Aviation Research and Development
This is a crucial time in the evolution of our aviation system. Airlines' changing business models are requiring more efficient and cost-effective operations. General aviation operators are seeking to tap into some of the safety solutions that have worked for commercial aviation. The public wants an enhanced air travel experience as well as reduced aviation impacts to the environment. Meanwhile, advances in technology have brought forth new vehicle types and new users—with a wide variety of operational styles and missions—that are vying for access to the National Airspace System (NAS).
At MITRE, our R&D program produces game-changing solutions to these and other aviation challenges and helps provide tools to inform key FAA decisions.
We align our research strategy closely with the FAA's goals and needs, and with the needs of aviation system users. Our research addresses these four areas:
- Improving Access—The unmanned aircraft system and commercial space industries continue to grow at a rapid rate, so we are working to develop innovative solutions to safely accommodate these new entrants in a way that does not impinge upon the efficient operations of more traditional users of civil airspace.
- Enhancing Efficiency—This includes developing new tools to combat the challenges of adverse weather on efficient air traffic management, and employing advanced navigation technology to reduce flight time, costs, and environmental impact. We also develop and apply modeling and simulation capabilities to inform FAA decision making on NextGen concepts, policies, and procedures. And we are working to support increased compatibility among nations and vehicles across the connected international aviation infrastructure.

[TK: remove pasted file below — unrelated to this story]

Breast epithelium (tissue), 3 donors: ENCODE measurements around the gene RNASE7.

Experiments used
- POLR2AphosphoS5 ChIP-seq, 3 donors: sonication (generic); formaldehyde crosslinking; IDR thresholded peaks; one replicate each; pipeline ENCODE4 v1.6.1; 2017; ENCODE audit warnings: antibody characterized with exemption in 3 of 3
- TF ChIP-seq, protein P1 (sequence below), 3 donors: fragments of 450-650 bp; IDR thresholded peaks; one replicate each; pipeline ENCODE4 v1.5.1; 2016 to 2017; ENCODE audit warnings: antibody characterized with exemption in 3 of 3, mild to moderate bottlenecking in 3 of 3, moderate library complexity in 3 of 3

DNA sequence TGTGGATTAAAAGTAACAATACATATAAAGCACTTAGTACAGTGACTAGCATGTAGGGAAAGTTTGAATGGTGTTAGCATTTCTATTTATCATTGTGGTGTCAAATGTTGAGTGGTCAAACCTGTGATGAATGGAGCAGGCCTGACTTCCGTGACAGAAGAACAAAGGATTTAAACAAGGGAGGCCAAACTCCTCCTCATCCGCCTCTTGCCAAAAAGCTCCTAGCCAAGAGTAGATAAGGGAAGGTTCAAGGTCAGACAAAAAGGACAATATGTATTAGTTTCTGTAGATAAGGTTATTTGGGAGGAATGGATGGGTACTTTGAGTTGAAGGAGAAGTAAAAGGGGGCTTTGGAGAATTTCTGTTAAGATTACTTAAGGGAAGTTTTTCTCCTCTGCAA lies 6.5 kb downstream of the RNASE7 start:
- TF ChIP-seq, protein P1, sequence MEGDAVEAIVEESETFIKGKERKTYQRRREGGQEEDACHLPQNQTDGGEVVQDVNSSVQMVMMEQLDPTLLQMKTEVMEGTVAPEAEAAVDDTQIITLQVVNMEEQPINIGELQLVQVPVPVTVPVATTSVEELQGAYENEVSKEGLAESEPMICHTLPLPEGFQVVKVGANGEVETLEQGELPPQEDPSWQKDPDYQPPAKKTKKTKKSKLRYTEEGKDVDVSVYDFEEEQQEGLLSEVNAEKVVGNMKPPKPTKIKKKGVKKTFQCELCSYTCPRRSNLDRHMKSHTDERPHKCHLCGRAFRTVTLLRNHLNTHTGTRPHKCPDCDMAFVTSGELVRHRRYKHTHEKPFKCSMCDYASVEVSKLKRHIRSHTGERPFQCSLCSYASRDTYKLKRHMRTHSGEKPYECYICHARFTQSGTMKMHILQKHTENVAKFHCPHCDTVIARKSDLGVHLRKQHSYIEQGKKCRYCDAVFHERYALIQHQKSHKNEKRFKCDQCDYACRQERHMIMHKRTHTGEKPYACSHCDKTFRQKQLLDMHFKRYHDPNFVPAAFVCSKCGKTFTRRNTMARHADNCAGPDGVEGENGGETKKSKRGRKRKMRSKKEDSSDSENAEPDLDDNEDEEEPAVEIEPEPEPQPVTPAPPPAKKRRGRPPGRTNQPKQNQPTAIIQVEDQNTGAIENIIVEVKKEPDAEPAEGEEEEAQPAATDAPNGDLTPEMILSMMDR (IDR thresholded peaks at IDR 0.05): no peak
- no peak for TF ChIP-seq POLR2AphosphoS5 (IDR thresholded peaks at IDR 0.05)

- Ensuring Safety—We have had success in identifying potentially unsafe conditions—before accidents occur—through advanced data analytics, and we continue to refine these efforts. At the same time, we are working to develop decision aids that can better support pilots and air traffic controllers to fully understand the complex environments in which flight occurs. And we are adapting existing technologies to help provide real-time data to pilots and controllers that can alert them in advance to possible risks.
- Strengthening Security—As aviation becomes more and more reliant on technology and interconnected systems, it is vital that we protect these systems from unauthorized or hostile activity that could disrupt operations or create safety risks. We are therefore working on ways to identify and counter security risks and to ensure that aviation systems are resilient even in the face of technological failure or hostile actions, such as cyber attacks.
As we work to support our FAA sponsors to address these and other critical needs, we are also conducting research to determine how we can translate our successes in the aviation industry to other modes of transportation. For instance, we are exploring how we can apply the aviation safety data sharing and analysis approach we've successfully used in the aviation domain to improve safety in other modes of transportation, such as rail and mass transit. Likewise, our work to accommodate new types of vehicles, secure aviation systems from cyber attack, and improve the resiliency of those systems all have applications to other transportation modes.
In all these efforts, we seek to collaborate or partner with other organizations—academia, industry, and government agencies—to find the right concepts, approaches, and technologies to meet these challenges.
Our goal with every successful discovery is to transfer our innovation to sponsors, to industry, or internally to our laboratories. As a result, the products of our research are now working domestically and across the globe to support the evolution of the aviation industry.
For more information see Technology Transfer.